Although North and South Ossetia share a border, North Ossetia-Alania is a state within the Russian Republic, and South Ossetia lies within Georgia. In 1989, 164,000 Ossetians lived within the Georgian territory and approximately 400,000 in North Ossetia. As of 2007, there are 445,000 Ossetians in North Ossetia-Alania and perhaps 45,000 remaining in South Ossetia, the changes being due in part to refugees who have moved north.

The largest city in Ossetia is Vladikavkaz, in the North. Since the 19th century, Vladikavkaz has been an important administrative center for the entire North Caucasus region. Administrators and politicians from the central government in Moscow have been sent to Vladikavkaz. Therefore, most Ossetian residents of Vladikavkaz have a fluent command of Russian. A southern suburb of the capital has been reassigned its ancient Ossetian name of Dzaudzhikau.

The capital of South Ossetia is Tskhinvali, and most residents speak both Ossetian and Georgian. The war with Georgia has resulted in the devastation of Tskhinvali. Many buildings remain destroyed, and many people fled to claim refugee status in North Ossetia. However, since the conflict has lessened, the former residents of Tskhinvali are returning to help rebuild the city.


The Ossetian language is in the Iranian family of languages, although Ossetian and Iranian (Farsi or Persian) are not mutually comprehensible. There are three main dialects of Ossetian: Digor, Iron, and Tual. The Digor speakers live mainly in North Ossetia, the Tual in the South, and the Iron in both North and South Ossetia. The Iron is the largest dialect group, and many Digor and Tual speakers can also speak the Iron dialect.

In North Ossetia-Alania, the two official languages are Ossetian and Russian. Most North Ossetians can speak Russian competently, although often with a distinct accent. The two official languages of South Ossetia are Ossetian and Georgian. Both official languages are taught in school, as are Ossetian and Russian in North Ossetia. However, many South Ossetians also have a command of Russian.

Perhaps the most popular name for Ossetian males is Alan. This name honors the Alans, the ancient ancestors of the Ossetians. The name Ossetian itself reflects that of the ancient As, a group even older than the Alans.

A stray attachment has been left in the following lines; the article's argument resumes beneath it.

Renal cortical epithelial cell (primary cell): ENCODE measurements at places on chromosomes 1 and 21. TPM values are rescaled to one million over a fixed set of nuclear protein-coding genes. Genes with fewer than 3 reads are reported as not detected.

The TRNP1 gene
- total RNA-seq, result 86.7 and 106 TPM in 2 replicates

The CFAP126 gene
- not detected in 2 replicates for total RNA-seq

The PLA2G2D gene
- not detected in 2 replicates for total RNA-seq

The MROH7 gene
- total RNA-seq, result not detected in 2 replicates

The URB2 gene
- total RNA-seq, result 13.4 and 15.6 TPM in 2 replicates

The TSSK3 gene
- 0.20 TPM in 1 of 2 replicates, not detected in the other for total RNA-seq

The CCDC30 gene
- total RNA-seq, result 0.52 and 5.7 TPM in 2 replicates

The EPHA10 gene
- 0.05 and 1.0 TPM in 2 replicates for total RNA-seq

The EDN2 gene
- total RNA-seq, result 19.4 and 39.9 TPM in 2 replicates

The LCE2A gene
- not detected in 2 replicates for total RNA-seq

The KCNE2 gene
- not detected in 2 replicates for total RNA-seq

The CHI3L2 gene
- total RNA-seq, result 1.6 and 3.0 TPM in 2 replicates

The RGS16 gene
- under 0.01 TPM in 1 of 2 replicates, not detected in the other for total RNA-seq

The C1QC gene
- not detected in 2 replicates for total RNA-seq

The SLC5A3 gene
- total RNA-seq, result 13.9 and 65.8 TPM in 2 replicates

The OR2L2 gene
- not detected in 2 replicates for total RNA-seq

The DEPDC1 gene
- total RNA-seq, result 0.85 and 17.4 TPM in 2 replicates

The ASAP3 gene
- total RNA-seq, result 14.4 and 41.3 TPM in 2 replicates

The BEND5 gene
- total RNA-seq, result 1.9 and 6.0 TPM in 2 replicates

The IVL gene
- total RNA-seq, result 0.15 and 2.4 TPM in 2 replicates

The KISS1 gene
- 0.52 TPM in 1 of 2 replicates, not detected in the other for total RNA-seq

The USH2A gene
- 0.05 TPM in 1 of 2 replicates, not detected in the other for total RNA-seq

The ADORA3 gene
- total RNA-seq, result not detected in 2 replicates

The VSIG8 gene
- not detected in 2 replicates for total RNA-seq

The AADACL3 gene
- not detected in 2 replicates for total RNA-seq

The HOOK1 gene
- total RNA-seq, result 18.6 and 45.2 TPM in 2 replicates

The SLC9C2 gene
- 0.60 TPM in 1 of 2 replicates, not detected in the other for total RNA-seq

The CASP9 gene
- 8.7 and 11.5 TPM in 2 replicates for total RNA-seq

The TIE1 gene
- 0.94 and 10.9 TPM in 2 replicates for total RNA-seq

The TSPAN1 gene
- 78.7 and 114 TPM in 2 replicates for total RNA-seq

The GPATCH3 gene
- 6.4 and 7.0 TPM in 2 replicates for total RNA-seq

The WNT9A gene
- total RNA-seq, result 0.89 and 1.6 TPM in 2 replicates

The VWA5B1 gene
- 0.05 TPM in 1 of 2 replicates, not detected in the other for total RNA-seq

For hundreds of years, Ossetians have told a series of epic folk-tales called Narty. The stories tell of the exploits of the giant heroes (the Narts) and also feature magical animals with mysterious powers. To this day, the Narty are popular and well-known among Ossetians. The Narty tales have been published in Ossetian and Russian editions for folklore specialists, in collections for interested adults, and also in illustrated children's versions.


Prior to the adoption of Christianity or Islam, Ossetians celebrated an active and ancient pagan faith. Khitsau, the God of Gods, can be traced back to the ancient Alan people. One of the most important gods, whose name is used even in the late 20th century, is Wastyrji. He is considered the patron of men and warriors. Aside from these gods, who were acknowledged throughout Ossetia, many families had totem animals, such as deer or wolf. Families would try to protect their totem animal and celebrate yearly feasts in the animal's honor. Ravens were significant animals for some families, and snakes were the totem animal of others. To this day, some rural families remember their totem animal and avoid killing such animals. Most of the totem animals also play roles in the Nart folk tales.

Contemporary religion was adopted by Ossetians relatively recently, in the mid-19th century. Most Ossetians adopted the Orthodox Christian faith. However, a significant minority, between 15% and 20%, adopted Islam, the faith of many neighboring ethnic groups. While both Christians and Muslims celebrate the major holidays of their religions, many pagan customs have remained part of the religious practices of both groups. Thus, Ossetian Christians and Muslims have similar, uniquely Ossetian celebrations surrounding the events of death and marriage.

Both Christians and Muslims celebrate St. George's Day on November 10. However, the Ossetians call St. George by the name of Wastyrji, the pagan god of men and warriors. Th us, the Ossetian religious culture transforms St. George into Wastyrji, a uniquely Ossetian figure who can be recognized by both Muslims and Christians. Roadside shrines, dedicated to the saint and bearing his picture, are found along the highways of North and South Ossetia. A large pile of stones marks the shrine, and the picture of Wastyrji is housed in a small lean-to or shack. Traditionally, passing motorists would stop at the shrine, throw a stone on the pile, remove their hats, pray for a successful journey, and leave some silver or money as a dedication to Wastyrji. It is considered bad luck to pass a shrine without stopping, and many Ossetians still pay their respects at the shrines. Sometimes, families will slaughter a lamb or sheep at the shrine in honor of Wastyrji. Most villages have similar shrines.